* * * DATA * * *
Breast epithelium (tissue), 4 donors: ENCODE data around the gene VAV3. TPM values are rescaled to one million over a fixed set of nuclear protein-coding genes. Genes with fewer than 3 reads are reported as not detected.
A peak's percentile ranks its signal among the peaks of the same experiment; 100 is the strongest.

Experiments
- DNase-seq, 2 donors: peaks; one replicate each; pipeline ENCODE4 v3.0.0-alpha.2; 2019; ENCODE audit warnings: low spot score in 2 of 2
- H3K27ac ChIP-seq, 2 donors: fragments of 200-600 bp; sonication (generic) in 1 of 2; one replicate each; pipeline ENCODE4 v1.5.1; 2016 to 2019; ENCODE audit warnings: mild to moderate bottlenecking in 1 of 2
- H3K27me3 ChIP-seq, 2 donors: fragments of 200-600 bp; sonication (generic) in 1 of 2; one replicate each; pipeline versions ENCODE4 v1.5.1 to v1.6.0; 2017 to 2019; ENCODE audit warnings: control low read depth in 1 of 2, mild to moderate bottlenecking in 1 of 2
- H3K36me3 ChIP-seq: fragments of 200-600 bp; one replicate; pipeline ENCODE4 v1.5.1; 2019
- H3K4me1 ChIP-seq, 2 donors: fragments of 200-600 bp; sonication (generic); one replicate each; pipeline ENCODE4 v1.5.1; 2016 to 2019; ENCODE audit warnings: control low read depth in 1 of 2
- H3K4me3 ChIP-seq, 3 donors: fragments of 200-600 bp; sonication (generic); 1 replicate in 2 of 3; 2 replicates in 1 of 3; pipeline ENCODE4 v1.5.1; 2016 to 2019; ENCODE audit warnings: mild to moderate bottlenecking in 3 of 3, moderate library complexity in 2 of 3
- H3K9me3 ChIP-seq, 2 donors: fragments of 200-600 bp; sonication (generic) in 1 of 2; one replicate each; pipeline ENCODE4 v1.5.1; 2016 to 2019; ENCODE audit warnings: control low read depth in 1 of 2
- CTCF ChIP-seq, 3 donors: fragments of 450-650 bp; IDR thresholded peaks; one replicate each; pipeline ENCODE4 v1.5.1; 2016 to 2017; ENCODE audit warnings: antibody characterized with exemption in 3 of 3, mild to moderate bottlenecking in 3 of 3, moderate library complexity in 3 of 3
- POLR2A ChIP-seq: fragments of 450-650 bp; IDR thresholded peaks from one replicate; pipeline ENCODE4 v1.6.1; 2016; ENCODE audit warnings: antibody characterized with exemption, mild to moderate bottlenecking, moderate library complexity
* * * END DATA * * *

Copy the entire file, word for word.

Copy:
Breast epithelium (tissue), 4 donors: ENCODE data around the gene VAV3. TPM values are rescaled to one million over a fixed set of nuclear protein-coding genes. Genes with fewer than 3 reads are reported as not detected.
A peak's percentile ranks its signal among the peaks of the same experiment; 100 is the strongest.

Experiments
- DNase-seq, 2 donors: peaks; one replicate each; pipeline ENCODE4 v3.0.0-alpha.2; 2019; ENCODE audit warnings: low spot score in 2 of 2
- H3K27ac ChIP-seq, 2 donors: fragments of 200-600 bp; sonication (generic) in 1 of 2; one replicate each; pipeline ENCODE4 v1.5.1; 2016 to 2019; ENCODE audit warnings: mild to moderate bottlenecking in 1 of 2
- H3K27me3 ChIP-seq, 2 donors: fragments of 200-600 bp; sonication (generic) in 1 of 2; one replicate each; pipeline versions ENCODE4 v1.5.1 to v1.6.0; 2017 to 2019; ENCODE audit warnings: control low read depth in 1 of 2, mild to moderate bottlenecking in 1 of 2
- H3K36me3 ChIP-seq: fragments of 200-600 bp; one replicate; pipeline ENCODE4 v1.5.1; 2019
- H3K4me1 ChIP-seq, 2 donors: fragments of 200-600 bp; sonication (generic); one replicate each; pipeline ENCODE4 v1.5.1; 2016 to 2019; ENCODE audit warnings: control low read depth in 1 of 2
- H3K4me3 ChIP-seq, 3 donors: fragments of 200-600 bp; sonication (generic); 1 replicate in 2 of 3; 2 replicates in 1 of 3; pipeline ENCODE4 v1.5.1; 2016 to 2019; ENCODE audit warnings: mild to moderate bottlenecking in 3 of 3, moderate library complexity in 2 of 3
- H3K9me3 ChIP-seq, 2 donors: fragments of 200-600 bp; sonication (generic) in 1 of 2; one replicate each; pipeline ENCODE4 v1.5.1; 2016 to 2019; ENCODE audit warnings: control low read depth in 1 of 2
- CTCF ChIP-seq, 3 donors: fragments of 450-650 bp; IDR thresholded peaks; one replicate each; pipeline ENCODE4 v1.5.1; 2016 to 2017; ENCODE audit warnings: antibody characterized with exemption in 3 of 3, mild to moderate bottlenecking in 3 of 3, moderate library complexity in 3 of 3
- POLR2A ChIP-seq: fragments of 450-650 bp; IDR thresholded peaks from one replicate; pipeline ENCODE4 v1.6.1; 2016; ENCODE audit warnings: antibody characterized with exemption, mild to moderate bottlenecking, moderate library complexity